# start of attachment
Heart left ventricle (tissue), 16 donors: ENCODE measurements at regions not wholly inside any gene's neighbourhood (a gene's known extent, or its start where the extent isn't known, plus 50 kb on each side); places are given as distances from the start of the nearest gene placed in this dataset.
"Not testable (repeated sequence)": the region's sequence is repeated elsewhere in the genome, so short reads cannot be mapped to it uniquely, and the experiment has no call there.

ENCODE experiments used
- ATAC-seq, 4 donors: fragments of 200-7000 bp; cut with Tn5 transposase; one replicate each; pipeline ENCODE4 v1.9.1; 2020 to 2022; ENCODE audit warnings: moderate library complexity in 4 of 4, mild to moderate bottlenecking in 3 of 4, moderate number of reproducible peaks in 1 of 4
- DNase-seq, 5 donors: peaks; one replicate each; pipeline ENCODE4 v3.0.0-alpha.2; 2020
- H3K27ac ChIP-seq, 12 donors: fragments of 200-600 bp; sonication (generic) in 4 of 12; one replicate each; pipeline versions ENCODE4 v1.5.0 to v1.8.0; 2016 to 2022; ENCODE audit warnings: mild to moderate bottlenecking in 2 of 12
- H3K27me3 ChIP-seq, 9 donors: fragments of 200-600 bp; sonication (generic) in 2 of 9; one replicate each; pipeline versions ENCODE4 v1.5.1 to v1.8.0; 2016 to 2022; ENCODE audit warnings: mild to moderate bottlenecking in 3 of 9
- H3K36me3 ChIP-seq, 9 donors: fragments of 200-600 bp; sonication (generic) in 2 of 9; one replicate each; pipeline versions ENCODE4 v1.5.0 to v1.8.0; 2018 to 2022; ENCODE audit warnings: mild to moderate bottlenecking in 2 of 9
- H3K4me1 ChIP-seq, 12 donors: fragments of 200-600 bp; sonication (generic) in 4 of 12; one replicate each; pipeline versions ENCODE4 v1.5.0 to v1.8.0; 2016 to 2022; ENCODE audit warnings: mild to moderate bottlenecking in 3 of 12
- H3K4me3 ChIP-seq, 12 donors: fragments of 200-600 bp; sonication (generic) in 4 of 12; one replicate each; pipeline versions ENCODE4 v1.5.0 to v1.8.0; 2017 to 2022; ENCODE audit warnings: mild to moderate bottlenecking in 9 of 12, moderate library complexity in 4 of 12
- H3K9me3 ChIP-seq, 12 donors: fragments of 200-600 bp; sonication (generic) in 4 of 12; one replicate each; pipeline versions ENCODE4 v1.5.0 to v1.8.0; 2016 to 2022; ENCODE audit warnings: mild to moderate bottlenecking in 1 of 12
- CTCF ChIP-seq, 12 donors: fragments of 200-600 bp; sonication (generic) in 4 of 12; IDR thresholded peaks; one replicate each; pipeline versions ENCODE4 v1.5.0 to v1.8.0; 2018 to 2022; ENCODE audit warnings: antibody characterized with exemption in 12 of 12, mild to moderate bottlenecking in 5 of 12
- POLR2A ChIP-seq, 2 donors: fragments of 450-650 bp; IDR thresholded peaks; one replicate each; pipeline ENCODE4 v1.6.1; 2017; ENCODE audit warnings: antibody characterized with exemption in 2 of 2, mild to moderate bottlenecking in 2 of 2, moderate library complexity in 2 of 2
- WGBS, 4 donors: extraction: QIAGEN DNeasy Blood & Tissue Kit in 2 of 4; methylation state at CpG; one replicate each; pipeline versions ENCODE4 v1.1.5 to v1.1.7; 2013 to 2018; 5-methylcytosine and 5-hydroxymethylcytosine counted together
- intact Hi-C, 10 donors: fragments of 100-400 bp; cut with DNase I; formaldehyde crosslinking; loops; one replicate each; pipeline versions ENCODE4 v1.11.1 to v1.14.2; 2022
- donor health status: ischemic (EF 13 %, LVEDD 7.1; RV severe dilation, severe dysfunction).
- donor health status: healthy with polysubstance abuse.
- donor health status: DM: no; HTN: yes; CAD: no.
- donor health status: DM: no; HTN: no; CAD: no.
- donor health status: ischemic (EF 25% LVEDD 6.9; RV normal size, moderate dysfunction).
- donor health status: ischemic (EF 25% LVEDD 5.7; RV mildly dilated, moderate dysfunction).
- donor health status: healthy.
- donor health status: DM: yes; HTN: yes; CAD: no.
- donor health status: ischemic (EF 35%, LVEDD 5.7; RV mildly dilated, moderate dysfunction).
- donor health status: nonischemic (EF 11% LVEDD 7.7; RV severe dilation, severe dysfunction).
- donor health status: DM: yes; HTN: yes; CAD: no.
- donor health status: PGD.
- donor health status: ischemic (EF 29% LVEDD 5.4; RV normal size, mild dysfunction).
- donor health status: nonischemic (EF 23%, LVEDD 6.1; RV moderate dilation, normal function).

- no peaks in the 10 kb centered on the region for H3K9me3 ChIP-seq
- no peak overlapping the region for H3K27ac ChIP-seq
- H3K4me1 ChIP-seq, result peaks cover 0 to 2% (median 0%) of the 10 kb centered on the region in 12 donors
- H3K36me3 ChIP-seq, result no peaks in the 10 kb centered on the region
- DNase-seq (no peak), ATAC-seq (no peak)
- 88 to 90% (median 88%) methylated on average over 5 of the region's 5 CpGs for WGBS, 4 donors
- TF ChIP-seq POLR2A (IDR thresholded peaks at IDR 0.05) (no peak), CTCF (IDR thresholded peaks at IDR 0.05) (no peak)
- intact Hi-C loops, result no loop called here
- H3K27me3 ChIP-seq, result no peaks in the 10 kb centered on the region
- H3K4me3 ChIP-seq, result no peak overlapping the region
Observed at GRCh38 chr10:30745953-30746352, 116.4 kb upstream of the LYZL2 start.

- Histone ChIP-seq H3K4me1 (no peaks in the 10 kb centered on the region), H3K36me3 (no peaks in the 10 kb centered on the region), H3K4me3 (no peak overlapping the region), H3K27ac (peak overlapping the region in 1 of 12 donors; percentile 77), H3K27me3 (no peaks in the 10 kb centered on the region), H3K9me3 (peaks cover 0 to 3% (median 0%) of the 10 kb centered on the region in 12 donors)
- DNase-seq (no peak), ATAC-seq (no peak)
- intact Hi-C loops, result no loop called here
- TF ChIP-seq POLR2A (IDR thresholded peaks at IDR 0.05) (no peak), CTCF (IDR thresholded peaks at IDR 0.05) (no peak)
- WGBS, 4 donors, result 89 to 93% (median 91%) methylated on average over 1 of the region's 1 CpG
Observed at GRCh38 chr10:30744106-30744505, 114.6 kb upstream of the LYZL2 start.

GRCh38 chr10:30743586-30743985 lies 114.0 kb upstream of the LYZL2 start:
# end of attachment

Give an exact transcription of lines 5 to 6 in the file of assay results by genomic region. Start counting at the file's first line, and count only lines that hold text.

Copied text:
- DNase-seq, 5 donors: peaks; one replicate each; pipeline ENCODE4 v3.0.0-alpha.2; 2020
- H3K27ac ChIP-seq, 12 donors: fragments of 200-600 bp; sonication (generic) in 4 of 12; one replicate each; pipeline versions ENCODE4 v1.5.0 to v1.8.0; 2016 to 2022; ENCODE audit warnings: mild to moderate bottlenecking in 2 of 12